25 October, 2002
...And it came to pass
Ten years ago, on 9 October 1992, The Chronicle published my article "Hard Times Ahead", warning of the domino effect that the decline of bananas would ravage upon the economy and society of Dominica. It was written on the eve of the departure of the then Prime Minister, Eugenia Charles, and her negotiating team, for the first round of talks in Britain and Brussels to lobby for ways of ensuring continued protection of the banana industry. The article caused a little stir at the time. I saw a copy pinned up in a ministry in government headquarters with relevant bits underlined in red.
I had expressed concern in the article that there was no economic safety net in place to shield the fall that we were going to experience. The Prime Minister's speechwriter took note of this, for in the PM's independence address in November 1992 she responded by referring to several "safety nets" (tourism, diversification and economic citizenship among them) that were said to be in place. But as things turned out, and as I could see clearly at the time, such "safety nets" were made of straw. By November 1993 her independence address indicated that she was realizing this, even if the nation did not, and that things were already on a slide.
It may be of interest to refer to some of what I wrote then so that we can view it now with the benefit of hindsight. "We shall see then how the fingers of the banana industry touches the economy as we know it today. Every commercial enterprise will feel the shock. Expensively dressed office clerks and urban workers who have never touched a banana plant shall have their lives irrevocably changed."
Under the heading "Banks Foreclose", I wrote: "Sale of consumer durables slows. Government revenues from customs duties drops as imports slows down. As a result provision of medical supplies and public works projects are seriously affected. Severe pruning of the Civil Service begins. Private businesses begin to lay off large numbers of their work force."
"Banks foreclose on unpaid loans. Scores of homes built on loans taken out during the bank liquidity years of the 1980s are seized or put up for sale by their owners. Second hand cars flood the market. Land prices drop sharply. But even so, few people have the ready cash to take any advantage of these deals."
In two cases above I misjudged the turn of events (so far): I had expected that the laying off of Public Servants would be necessary and also that land prices would drop as people, desperate for cash to pay off loans, got rid of their assets. But I have learnt in the last ten years that Dominican economic thinking is steeped in cultural traits that do not follow classic laws of Western economics. Here, keeping the machinery of the Public Service ticking over (even to the point of paying 4% of ones salary to keep it so) is more important than output and that land prices, like jewelry stored in a box, stays high no matter what.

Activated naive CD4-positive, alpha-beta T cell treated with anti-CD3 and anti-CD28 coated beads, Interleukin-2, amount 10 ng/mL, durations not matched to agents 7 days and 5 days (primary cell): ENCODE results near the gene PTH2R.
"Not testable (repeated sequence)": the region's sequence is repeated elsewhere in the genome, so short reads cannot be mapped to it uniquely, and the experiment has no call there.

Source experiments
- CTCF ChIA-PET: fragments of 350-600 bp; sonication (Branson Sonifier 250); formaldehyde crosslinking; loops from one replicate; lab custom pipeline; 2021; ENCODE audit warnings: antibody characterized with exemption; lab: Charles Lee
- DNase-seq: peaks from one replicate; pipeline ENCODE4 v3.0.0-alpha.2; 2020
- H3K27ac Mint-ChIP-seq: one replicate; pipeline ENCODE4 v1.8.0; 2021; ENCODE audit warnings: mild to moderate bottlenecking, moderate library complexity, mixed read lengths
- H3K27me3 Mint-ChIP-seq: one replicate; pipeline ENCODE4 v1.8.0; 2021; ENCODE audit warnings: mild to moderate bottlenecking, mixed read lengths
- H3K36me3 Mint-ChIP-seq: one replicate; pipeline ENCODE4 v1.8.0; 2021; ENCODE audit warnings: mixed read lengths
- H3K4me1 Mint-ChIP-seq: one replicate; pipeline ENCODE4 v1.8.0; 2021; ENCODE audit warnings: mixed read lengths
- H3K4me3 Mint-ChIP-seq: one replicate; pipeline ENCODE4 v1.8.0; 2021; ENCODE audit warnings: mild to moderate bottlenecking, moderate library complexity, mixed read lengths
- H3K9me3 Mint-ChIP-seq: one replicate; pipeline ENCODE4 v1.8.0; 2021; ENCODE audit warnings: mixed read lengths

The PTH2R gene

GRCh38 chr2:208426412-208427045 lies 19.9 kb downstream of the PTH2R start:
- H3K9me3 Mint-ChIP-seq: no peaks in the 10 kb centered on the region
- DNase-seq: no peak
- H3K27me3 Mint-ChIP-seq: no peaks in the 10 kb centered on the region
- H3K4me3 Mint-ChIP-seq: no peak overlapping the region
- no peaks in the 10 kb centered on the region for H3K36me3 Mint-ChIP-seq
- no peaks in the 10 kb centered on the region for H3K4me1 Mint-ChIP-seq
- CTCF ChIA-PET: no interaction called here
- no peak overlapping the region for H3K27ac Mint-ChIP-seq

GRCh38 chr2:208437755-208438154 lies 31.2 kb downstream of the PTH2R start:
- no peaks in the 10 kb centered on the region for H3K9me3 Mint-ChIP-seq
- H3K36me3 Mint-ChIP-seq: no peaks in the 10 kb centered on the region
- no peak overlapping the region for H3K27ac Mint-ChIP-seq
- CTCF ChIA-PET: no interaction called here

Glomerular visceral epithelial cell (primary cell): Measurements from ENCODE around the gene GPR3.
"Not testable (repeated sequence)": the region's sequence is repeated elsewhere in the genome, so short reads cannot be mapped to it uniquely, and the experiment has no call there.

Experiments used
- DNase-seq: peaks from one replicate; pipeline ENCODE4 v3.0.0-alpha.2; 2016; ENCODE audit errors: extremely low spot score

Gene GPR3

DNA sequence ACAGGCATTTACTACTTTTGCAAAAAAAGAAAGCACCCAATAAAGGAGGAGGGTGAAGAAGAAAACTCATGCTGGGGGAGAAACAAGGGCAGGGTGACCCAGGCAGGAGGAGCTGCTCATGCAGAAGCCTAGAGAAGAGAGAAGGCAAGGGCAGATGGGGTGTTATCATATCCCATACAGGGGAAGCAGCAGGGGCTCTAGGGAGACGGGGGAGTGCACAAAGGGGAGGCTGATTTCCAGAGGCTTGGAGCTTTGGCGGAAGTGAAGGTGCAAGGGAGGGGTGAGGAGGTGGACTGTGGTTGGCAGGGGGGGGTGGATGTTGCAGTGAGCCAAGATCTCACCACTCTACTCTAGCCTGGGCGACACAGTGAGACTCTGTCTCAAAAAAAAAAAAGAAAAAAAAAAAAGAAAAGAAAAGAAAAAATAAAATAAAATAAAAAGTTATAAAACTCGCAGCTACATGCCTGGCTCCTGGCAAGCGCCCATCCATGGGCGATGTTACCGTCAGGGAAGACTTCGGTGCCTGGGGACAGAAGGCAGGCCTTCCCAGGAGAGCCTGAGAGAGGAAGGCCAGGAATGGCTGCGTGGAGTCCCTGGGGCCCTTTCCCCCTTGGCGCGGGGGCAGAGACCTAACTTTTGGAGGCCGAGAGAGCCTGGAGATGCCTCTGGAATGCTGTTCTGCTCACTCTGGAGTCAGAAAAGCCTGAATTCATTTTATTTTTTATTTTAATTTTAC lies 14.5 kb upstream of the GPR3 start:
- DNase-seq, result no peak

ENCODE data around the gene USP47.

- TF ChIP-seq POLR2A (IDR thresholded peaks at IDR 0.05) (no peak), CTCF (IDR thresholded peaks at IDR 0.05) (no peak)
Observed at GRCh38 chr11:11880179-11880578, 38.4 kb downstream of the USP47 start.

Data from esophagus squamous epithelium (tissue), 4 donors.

I continued: "Utility companies become affected. Unpaid bills mount up. Many people give up having telephones or are cut off. Marpin TV suffers heavy losses as subscribers give up the service. Mass disconnections by DOMLEC and DOWASCO. Staff of utility services cut as a result." Here again local culture, rather than economics holds sway, because people will sacrifice water, toilet facilities and much more before they give up "their Marpin".
"Effects of bank foreclosure on unpaid loans on buses and vans causes havoc among taxi drivers ... The effects of this economic dislocation and widespread unemployment are also causing social and political upheaval. Protest demonstrations and calls for the government to resign intensify. Under membership pressure, union bosses and opposition parties link up ... But this solves nothing because it cannot change the external causes of the crisis."
"Crimes, particularly hold ups, theft and burglary become chronic. The police are hard put to deal with the situation and are in most cases ineffectual ... In wild desperation the government offers even more slavish concessions to attract foreign investors. But apart from a few crooks and eccentrics, serious investors keep away. By then the international economy has still not stabilized and real investors are hesitant."
"The hoped for Chinese economic miracle has not materialized as expected ... As the economy falters, government finds it impossible to service mounting national debts and subscriptions to regional and international organizations ... The expensive National Development Corporation (NDC) is closed down and replaced by a couple of staff in the Ministry of Trade. The exaggerated expectations of the 1980s are laid to rest ... Those who have accustomed themselves to be happy living as simply as possible within their means, will be the ones who will survive the best."
In the ten years since this was written new factors emerged to further aggravate the situation. There was the masquerade economics of the late 1990s when the Ministry of Finance raided the Social Security and National Commercial Bank so that Public Servants would be paid on time to make it appear that all was well and it was business as usual. DOMLEC was sold, massive loans were taken out and ill-conceived agreements were made which sunk us deeper into indebtedness. Even so, the scenario that I sketched out in 1992 is yet to play out its final act. The problem is that all 70,000 of us are the performers in this show and short of walking out, as many are doing, we cannot switch off the TV set or ask Marpin to cut us off. We are the soap opera!
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